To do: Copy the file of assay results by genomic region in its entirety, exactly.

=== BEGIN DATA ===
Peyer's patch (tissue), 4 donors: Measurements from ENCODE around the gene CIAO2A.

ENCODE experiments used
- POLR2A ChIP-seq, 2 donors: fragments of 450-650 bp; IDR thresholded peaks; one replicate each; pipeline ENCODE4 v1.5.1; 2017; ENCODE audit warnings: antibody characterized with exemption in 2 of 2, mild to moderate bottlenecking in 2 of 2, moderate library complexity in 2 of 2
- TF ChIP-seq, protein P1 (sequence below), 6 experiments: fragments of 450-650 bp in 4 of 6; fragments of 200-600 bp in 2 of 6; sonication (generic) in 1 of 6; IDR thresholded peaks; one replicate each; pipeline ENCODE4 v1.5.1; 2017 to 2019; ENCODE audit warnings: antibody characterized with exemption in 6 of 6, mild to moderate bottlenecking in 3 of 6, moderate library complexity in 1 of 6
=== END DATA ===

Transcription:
Peyer's patch (tissue), 4 donors: Measurements from ENCODE around the gene CIAO2A.

ENCODE experiments used
- POLR2A ChIP-seq, 2 donors: fragments of 450-650 bp; IDR thresholded peaks; one replicate each; pipeline ENCODE4 v1.5.1; 2017; ENCODE audit warnings: antibody characterized with exemption in 2 of 2, mild to moderate bottlenecking in 2 of 2, moderate library complexity in 2 of 2
- TF ChIP-seq, protein P1 (sequence below), 6 experiments: fragments of 450-650 bp in 4 of 6; fragments of 200-600 bp in 2 of 6; sonication (generic) in 1 of 6; IDR thresholded peaks; one replicate each; pipeline ENCODE4 v1.5.1; 2017 to 2019; ENCODE audit warnings: antibody characterized with exemption in 6 of 6, mild to moderate bottlenecking in 3 of 6, moderate library complexity in 1 of 6